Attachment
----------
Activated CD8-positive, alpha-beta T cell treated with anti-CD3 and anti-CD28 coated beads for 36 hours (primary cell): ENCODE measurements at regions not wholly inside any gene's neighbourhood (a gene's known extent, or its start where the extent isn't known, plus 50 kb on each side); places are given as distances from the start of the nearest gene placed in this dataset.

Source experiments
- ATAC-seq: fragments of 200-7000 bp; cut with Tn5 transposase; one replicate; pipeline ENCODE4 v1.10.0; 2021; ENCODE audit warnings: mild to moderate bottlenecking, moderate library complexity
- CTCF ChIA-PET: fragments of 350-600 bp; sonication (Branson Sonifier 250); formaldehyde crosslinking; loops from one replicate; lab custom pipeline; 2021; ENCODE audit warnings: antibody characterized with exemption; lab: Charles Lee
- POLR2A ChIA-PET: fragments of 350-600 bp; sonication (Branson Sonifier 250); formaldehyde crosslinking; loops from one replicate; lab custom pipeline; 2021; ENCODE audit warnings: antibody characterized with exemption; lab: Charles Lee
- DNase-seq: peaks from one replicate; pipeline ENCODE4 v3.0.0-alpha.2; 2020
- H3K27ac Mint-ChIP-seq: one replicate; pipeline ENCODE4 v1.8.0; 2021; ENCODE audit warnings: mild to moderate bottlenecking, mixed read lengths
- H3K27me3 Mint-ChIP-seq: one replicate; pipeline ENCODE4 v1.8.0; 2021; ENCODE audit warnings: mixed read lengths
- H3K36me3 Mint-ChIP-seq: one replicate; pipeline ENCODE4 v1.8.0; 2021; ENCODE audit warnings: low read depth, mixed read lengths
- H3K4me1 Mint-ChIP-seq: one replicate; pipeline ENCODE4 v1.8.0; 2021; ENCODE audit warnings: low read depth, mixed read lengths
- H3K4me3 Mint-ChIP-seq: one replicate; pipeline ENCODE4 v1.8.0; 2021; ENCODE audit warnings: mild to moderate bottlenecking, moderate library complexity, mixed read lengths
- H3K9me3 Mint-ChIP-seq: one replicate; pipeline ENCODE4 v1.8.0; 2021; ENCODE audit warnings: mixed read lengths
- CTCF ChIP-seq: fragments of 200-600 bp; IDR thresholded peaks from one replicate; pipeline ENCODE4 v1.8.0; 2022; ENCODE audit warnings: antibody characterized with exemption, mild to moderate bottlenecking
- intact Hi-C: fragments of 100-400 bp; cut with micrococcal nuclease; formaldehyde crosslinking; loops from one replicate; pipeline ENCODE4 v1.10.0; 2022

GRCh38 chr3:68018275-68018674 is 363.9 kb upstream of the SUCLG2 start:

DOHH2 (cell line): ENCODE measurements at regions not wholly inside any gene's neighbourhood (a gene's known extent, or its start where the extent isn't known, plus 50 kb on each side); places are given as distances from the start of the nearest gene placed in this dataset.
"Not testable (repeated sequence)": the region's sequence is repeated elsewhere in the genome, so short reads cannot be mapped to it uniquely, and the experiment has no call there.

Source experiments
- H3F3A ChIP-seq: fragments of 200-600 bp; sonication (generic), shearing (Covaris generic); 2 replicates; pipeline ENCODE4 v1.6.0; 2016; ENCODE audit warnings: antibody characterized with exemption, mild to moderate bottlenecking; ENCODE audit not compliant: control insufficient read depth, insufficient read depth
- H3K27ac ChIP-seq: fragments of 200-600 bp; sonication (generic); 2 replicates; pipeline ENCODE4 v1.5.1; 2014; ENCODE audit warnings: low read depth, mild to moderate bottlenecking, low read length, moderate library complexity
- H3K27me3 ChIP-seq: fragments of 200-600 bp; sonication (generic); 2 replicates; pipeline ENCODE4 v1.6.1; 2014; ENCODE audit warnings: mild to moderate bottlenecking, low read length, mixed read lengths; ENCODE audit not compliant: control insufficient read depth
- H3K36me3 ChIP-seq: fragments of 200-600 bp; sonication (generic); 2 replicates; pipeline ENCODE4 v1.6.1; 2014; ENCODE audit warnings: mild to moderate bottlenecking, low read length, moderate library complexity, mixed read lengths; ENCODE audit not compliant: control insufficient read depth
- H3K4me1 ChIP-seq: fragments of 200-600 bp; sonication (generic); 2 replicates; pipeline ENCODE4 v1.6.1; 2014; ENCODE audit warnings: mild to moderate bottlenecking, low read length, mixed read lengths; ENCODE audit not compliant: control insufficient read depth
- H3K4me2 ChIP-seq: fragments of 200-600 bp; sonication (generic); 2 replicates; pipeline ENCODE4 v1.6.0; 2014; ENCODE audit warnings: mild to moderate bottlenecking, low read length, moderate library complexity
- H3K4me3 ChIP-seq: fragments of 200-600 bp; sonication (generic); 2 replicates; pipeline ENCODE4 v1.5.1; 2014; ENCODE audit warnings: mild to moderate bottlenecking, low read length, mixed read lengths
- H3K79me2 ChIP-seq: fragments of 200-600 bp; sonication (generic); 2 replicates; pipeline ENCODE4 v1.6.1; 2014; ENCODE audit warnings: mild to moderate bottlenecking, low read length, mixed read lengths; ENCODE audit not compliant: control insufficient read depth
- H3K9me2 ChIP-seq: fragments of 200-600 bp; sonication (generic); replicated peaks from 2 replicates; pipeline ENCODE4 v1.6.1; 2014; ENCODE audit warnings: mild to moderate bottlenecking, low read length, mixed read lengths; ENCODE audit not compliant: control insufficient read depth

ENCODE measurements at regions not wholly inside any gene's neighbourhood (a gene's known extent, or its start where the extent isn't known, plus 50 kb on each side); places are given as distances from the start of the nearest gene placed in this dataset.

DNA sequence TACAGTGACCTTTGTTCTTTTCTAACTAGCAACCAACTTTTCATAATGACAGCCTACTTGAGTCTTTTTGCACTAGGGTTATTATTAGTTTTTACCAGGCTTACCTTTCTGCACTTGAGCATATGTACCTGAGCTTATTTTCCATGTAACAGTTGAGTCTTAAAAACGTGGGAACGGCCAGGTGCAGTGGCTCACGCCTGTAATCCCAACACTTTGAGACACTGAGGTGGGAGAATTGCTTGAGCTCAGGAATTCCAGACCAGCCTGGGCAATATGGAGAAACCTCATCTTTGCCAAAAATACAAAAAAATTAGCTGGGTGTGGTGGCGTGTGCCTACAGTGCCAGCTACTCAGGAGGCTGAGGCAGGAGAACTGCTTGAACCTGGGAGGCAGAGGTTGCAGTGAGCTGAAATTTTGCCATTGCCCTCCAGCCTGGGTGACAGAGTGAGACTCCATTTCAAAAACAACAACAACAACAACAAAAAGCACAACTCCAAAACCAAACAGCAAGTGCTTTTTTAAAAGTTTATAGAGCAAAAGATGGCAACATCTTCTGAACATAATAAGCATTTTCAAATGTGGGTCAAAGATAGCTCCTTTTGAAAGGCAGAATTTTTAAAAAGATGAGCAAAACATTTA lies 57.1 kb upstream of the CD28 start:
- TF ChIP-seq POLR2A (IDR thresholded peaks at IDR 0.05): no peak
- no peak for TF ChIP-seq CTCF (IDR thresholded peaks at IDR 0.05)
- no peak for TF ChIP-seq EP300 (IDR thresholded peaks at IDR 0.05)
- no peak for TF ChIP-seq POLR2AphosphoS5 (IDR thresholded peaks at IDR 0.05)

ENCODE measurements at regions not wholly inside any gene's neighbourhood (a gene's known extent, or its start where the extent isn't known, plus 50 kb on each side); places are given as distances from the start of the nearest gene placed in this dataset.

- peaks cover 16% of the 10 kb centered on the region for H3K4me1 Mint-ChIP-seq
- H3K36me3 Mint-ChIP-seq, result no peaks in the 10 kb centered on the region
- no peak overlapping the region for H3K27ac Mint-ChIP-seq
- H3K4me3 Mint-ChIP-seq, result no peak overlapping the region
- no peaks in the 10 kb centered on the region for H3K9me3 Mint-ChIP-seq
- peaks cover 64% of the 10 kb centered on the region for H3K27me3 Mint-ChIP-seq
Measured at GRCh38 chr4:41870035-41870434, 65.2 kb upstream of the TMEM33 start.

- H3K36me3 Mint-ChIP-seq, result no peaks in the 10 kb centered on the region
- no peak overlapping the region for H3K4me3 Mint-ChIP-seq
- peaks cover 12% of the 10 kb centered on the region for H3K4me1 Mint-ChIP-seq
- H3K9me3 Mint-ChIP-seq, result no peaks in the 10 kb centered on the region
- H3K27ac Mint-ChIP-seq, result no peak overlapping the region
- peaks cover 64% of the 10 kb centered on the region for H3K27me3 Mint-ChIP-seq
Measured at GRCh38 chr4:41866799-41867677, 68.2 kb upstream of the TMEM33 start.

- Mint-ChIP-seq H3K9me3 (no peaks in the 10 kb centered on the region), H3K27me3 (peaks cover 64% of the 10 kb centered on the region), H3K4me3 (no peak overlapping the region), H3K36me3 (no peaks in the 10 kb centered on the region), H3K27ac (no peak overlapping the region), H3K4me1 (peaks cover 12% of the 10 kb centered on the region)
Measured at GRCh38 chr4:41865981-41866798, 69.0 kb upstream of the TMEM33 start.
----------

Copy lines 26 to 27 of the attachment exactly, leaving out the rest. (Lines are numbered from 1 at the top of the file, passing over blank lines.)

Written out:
- H3K79me2 ChIP-seq: fragments of 200-600 bp; sonication (generic); 2 replicates; pipeline ENCODE4 v1.6.1; 2014; ENCODE audit warnings: mild to moderate bottlenecking, low read length, mixed read lengths; ENCODE audit not compliant: control insufficient read depth
- H3K9me2 ChIP-seq: fragments of 200-600 bp; sonication (generic); replicated peaks from 2 replicates; pipeline ENCODE4 v1.6.1; 2014; ENCODE audit warnings: mild to moderate bottlenecking, low read length, mixed read lengths; ENCODE audit not compliant: control insufficient read depth